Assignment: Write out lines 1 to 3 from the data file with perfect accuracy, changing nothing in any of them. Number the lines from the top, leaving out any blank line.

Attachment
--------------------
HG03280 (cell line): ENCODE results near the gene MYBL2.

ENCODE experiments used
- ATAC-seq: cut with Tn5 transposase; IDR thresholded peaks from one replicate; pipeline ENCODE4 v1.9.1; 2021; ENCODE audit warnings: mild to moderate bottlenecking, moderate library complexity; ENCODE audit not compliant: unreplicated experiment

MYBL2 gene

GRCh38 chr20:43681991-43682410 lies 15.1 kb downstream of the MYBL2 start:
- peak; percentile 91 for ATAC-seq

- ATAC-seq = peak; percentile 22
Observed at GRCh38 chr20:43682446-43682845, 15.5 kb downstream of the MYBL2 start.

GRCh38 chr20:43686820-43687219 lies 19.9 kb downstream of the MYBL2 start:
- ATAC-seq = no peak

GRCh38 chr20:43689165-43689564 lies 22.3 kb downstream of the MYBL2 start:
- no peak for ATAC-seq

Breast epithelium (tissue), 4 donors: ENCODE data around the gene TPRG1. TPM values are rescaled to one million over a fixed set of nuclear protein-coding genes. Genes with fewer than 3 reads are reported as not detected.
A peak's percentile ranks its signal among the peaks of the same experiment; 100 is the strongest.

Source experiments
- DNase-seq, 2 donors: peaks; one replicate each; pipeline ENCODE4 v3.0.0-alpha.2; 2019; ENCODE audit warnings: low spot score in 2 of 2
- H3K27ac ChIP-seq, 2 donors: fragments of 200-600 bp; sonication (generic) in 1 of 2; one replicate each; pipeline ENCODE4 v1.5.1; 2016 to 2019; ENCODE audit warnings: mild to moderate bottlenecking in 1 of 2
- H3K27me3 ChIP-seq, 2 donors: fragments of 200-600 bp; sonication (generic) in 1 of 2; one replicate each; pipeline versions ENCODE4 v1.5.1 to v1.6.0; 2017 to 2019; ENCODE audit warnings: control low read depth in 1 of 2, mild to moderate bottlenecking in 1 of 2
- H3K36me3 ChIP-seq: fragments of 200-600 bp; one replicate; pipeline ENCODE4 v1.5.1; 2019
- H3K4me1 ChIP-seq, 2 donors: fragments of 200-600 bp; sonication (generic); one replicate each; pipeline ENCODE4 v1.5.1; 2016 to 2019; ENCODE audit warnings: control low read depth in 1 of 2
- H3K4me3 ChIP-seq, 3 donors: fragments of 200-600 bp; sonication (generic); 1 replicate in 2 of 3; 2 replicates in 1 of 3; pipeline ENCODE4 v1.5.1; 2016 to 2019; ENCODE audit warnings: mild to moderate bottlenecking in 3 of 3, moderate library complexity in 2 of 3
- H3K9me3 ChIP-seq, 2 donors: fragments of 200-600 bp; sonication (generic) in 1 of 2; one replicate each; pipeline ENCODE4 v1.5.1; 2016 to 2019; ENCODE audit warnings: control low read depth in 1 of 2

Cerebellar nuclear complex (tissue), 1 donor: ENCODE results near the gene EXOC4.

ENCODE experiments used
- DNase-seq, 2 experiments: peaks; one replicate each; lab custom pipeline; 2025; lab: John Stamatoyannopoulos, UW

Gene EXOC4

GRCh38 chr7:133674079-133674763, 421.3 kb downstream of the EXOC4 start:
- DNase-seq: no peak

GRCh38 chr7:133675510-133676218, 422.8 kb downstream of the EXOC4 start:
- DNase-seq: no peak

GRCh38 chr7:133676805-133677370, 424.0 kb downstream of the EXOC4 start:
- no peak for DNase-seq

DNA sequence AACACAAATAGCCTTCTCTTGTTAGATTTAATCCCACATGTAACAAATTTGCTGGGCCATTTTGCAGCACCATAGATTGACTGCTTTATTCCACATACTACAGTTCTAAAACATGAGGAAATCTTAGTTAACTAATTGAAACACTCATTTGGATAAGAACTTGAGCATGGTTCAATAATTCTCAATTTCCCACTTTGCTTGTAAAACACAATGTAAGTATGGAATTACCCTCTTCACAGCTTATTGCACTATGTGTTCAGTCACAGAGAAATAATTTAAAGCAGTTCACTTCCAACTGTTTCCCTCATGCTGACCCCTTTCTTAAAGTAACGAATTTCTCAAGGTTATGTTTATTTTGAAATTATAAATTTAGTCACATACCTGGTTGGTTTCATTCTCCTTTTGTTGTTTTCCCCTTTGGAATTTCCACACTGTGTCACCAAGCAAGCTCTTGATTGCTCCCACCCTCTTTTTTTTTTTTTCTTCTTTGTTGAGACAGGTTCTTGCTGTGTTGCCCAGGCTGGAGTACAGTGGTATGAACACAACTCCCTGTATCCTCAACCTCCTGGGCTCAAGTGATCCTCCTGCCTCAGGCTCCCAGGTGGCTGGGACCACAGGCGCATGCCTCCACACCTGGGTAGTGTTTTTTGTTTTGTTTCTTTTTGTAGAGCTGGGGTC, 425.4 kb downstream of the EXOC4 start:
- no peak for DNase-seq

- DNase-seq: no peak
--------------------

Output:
HG03280 (cell line): ENCODE results near the gene MYBL2.

ENCODE experiments used
- ATAC-seq: cut with Tn5 transposase; IDR thresholded peaks from one replicate; pipeline ENCODE4 v1.9.1; 2021; ENCODE audit warnings: mild to moderate bottlenecking, moderate library complexity; ENCODE audit not compliant: unreplicated experiment